RVing Tips | How To De-Winterize Your RV

It’s been an especially long and harsh winter. But there is a silver lining to the frigid temperatures and snowfall amounts the likes few of us have seen before.  Like a tall glass of water after a long day cutting grass and pulling weeds, we are now as ultra-ready for this spring and summer’s camping season.

But first things first, before the first s’more can be cooked over the campfire, we need to make sure our RVs are ready. That means de-winterizing the RV. It also means cleaning the exterior and interior of our campers, but that’s for another day. Today we’re to talk about de-winterizing the RV.

De-Winterize MotorhomeLast fall, we dutifully winterized our RVs.  This spring, we must set aside a sunny afternoon to de-winterize them. (Here’s a thought: why don’t we say we’re “summer-izing” our RVs?)

A quick disclaimer here: I don’t pretend to know everything there is to know about RVs. In fact, I know just enough to be dangerous. The following is merely what I do when I de-winterize my camper, which is a hybrid travel trailer. You might do more, or less, for your RV, especially if yours is a motor home.  I would expect a few differences if you have a toy hauler or a folding pop-up camper, too.

Blog PostThe first thing I do when I de-winterize my camper is to give it a thorough inspection from the outside in. What I’m looking for are any obvious signs of damage, or repairs needed, such as cracked vent covers, failed sealants and flat tires.

On the inside, I’m usually looking for signs of critters which might have made a home inside my camper. Open up cupboards and drawers, too. Excrement, gnawed cabinets and scattered pillow stuffing is what I’m looking for; so far we’ve never had furry four-legged squatters (knock on wood). Aside from that, then I’m looking for signs of water damage, such as discolored walls or ceilings.

Provided there’s nothing that needs fixing, then I’m putting the camper back together.

I start with re-installing the battery and propane tanks, which I removed in the fall. A quick check of turning the lights on makes sure the battery is good, while soap bubbles determine whether the propane lines are leaking.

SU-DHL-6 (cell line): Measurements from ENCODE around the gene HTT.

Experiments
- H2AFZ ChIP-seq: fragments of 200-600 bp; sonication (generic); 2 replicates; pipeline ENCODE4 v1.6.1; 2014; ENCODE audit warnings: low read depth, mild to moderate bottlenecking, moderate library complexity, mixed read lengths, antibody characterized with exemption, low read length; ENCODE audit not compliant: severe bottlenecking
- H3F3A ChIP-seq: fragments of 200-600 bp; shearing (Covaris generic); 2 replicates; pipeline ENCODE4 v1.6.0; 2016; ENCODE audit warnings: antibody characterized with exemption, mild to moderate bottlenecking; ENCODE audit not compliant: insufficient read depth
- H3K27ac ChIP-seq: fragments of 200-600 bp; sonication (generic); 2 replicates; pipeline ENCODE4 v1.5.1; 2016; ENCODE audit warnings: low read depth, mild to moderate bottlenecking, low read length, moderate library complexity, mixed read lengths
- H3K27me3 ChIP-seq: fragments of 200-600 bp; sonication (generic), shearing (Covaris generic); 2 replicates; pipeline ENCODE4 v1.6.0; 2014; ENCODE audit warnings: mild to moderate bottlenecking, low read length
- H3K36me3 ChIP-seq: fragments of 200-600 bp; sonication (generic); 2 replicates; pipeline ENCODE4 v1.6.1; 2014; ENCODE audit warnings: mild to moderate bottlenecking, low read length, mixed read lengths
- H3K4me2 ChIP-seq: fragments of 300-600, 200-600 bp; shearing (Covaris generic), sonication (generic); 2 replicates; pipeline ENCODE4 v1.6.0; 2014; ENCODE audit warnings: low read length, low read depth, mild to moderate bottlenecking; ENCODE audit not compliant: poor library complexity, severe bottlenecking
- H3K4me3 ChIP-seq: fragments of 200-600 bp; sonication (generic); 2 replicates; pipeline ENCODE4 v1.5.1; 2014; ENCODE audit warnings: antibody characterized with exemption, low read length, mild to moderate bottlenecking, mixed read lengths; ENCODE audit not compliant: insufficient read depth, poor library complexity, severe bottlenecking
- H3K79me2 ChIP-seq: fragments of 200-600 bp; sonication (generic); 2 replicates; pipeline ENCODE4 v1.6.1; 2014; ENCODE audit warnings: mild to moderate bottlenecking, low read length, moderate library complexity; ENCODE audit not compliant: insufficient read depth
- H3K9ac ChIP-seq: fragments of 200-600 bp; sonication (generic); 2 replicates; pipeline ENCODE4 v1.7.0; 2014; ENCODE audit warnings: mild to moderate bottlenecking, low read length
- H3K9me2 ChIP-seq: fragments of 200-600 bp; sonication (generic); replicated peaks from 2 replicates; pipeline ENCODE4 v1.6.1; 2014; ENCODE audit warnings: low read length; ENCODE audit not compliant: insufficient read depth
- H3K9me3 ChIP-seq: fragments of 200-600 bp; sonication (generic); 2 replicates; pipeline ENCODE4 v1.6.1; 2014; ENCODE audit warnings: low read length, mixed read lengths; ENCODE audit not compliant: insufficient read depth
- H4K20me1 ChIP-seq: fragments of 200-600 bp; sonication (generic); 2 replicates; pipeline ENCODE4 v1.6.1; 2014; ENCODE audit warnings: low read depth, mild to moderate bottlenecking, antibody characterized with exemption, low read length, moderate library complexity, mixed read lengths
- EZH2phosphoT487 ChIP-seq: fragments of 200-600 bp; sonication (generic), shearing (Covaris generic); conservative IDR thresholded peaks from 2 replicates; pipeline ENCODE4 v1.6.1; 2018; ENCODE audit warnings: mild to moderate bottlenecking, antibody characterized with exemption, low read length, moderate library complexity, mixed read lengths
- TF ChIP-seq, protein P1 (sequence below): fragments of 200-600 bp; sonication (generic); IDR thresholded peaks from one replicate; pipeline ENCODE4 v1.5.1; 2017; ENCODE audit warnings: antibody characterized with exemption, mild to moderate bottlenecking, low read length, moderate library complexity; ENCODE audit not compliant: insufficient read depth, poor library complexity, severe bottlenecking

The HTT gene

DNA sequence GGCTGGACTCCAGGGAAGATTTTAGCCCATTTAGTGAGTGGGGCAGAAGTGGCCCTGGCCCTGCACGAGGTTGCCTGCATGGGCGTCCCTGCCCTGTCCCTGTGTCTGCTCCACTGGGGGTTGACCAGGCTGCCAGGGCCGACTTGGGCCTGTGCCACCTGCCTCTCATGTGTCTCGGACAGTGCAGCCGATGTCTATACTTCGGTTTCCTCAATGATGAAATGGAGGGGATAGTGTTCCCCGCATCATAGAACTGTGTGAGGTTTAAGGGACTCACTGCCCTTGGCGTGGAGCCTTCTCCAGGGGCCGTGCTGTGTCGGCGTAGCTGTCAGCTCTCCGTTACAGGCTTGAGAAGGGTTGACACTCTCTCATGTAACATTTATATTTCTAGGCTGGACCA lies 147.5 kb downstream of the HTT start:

From there, it’s time to take care of the plumbing. First, I screw the drain plug back into the water heater tank. Then, I close the faucets for the kitchen sink and the shower. (Each fall, I leave the faucets open and the drain plug out as extra precaution in case any water in the lines should freeze.) Following that, I turn off the water heater bypass.

Then it’s time to flush out the RV antifreeze. By now I’ve already filled my fresh water tank, so it’s just a matter of opening each faucet, starting with the one closest to the water pump.  An empty milk jug at the faucet spout captures the spray as water exits the line. Don’t forget the shower and toilet.

Next, I sterilize my fresh water and black water tanks and plumbing. Some people, like me, use a small amount of bleach to do this, while others use chemical products sold at retail centers. The main thing is to be sure to flush out your tanks and lines completely when done.

Finally, test your refrigerator and other appliances to make sure they work.

That’s all there is to it!

See you next week when we talk about cleaning the exterior.

Rick Kessler

Gr8LakesCamper celebrates the world of RV Camping in the Great Lakes region. Gather around the campfire and share tips, ideas and stories on RVing, camping and travel destinations. Follow Gr8LakesCamper on Twitter, Facebook, Pinterest and the Gr8LakesCamper blog.



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